New GT is epic to drive on a track, but less so on the road
It would be all-too easy to introduce Ford’s new $598,635 supercar with endless references to yesteryear – because we all know where the story for the Ford GT began. Henry Ford tries to buy Ferrari to win at Le Mans in the 1960s, Enzo says get stuffed, Henry builds his own version of a Ferrari to do the job instead – called the GT40 – and puts one right up Enzo, the end.
Or, in fact, just the very beginning for the Ford GT as things would turn out.
Except there’s an intriguing new story doing the rounds about the birth of the latest Ford GT, and it only came to light at the car’s launch recently in the US. Because initially Ford wasn’t going to build a new GT at all, it seems. Instead it wanted to return to Le Mans with a Mustang, and to then create a road car on the back of the racing project to market the Mustang globally. For one whole year, in fact, Ford tried and failed to come up with an uber racing Mustang to take on the 911s, Corvettes, Ferraris and Astons that compete at Le Mans each year. At the same time they tried to craft a road-going version to co-incide with the Le Mans project to celebrate the company’s 50th anniversary of its victory at the famous 24 hour race.
And then something called Project Silver happened. After a year Ford reached the painful realisation that the car they’d been attempting to engineer for the last year had begun to bear no resemblance whatsoever to a road going Mustang. Which meant the marketing would never work. And at that point the idea to go back to Le Mans with a Mustang was canned, and replaced with a top secret skunkworks – Project Silver – to build an all-new GT to take to Le Mans, plus a corresponding road car to go with it. And thus, at the end of 2013, the idea for an all new Ford GT was born.
The road car we drive here has been a while coming since then, true, to a point where some cynics have already accused it of being mildly off the pace beside cars like the McLaren 720S, especially with a price tag over two times that of the McLaren. So perhaps the best way to tee-up the all new left hand-drive only GT is to remind you of some key facts about it, just in case you think it’s already old news.
At the centre of the new GT lies a carbon fibre tub with pushrod suspension front and rear, plus a seven speed dual clutch gearbox that’s integrated within the rear suspension. All the body panels are made from carbon fibre, the vast majority of its metal components are made from aluminium. All up it weighs just 1385kg dry, so call it around 1450kg with fluids. This makes the GT lighter than any of its more obvious rivals from Ferrari, McLaren et al, says Ford.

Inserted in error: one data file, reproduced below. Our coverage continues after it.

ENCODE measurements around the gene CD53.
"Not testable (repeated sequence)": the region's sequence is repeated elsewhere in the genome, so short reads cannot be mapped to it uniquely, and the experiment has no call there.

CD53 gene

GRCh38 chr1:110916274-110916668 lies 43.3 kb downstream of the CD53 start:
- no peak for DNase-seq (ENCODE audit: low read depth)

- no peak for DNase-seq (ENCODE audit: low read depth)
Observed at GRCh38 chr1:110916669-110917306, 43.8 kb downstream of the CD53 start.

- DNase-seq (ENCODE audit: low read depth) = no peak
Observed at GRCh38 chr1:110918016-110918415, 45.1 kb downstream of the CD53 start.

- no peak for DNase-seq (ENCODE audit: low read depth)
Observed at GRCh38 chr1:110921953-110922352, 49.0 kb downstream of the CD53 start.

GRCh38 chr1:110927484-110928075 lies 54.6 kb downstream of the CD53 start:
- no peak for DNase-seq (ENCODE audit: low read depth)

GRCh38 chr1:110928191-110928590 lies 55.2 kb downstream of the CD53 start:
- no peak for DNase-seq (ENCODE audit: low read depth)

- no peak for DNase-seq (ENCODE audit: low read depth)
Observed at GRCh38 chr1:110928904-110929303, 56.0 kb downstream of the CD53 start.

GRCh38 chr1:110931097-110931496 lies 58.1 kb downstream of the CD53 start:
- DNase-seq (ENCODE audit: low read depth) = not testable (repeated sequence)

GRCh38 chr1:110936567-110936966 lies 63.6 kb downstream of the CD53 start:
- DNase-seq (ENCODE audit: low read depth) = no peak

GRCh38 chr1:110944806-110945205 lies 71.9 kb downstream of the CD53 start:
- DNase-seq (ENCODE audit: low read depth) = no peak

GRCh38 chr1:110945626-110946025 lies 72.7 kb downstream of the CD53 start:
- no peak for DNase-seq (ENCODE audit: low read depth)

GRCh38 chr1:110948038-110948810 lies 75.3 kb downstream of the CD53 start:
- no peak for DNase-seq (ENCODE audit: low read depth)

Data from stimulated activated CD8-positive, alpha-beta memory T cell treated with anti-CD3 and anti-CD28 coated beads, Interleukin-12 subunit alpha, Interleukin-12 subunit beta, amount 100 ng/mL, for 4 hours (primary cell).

The brakes are by carbon ceramic discs all round, and the wheels are 20x 8.5in forged alloys at the front with 20 x 11.5in forged alloys at the rear (or full carbon fibre wheels of the same size can be specified for quite a few pounds extra, though Ford won’t disclose how many other than to potential customers). Tyres are Michelin Pilot Sport Cup 2s, 325/30s at the rear rear, 245/35s up front.
The car has five different drive modes (see more detail below) plus a computer controlled aerodynamic package that helps it develop less drag but more downforce than any rival, says Ford. There’s also an electronic airbrake at the back and winglets at the front that move to alter the centre of pressure as the downforce increases at speed. Without these the GT would develop too much downforce at the front, relative to the rear, says Ford.
In track mode the car lowers by 50mm at the flick of a switch, and the springs effectively become 100 per cent stiffer than in sport mode.
Engine, transmission, 0-100kph time
The GT is powered by a 3.5-litre twin turbo V6 that’s been tried and tested, and which has won several times, in sports car racing. It develops 638bhp at 6250rpm and a peak of 550lb ft at 5900rpm, with the vast majority of that peak figure available flat between just over 3000rpm and just under 6000rpm. It features five different drive modes; wet, comfort, sport, track and v-max. In sport and track there is an anti-lag system that all-but eliminates lag, says Ford.
The gearbox is a seven-speed dual clutch that’s integrated into the rear suspension, and which is ultra lightweight in design.
Zero to 100kph takes 2.8sec, the top speed is 348kph and, just guessing, we’d say 0-161kph in somewhere between five and six seconds.
What’s it like to drive?
Even in the first few feet of travel the GT feels incredibly alive beneath your backside, in a way that only proper racing cars do. The seat base is fixed so you move the pedals and wheel towards you, a la LaFerrari. And to begin with the suspension is compliant but very stiff in its feel, and supremely controlled in its response; the braking power also immense.
The noise from the twin-turbo V6 engine and the acceleration it can so readily generate is also deeply racing car in its feel and delivery. At low revs it sounds grainy, angry, industrial, and not especially pleasant to be honest. But as the revs rise past 2500rpm the sound changes, the acceleration gets much stronger as the V6 homes in on its torque peak – which is basically flat between 3200-5800rpm – and the cumulative effect is utterly dramatic, no mistake whatsoever about that.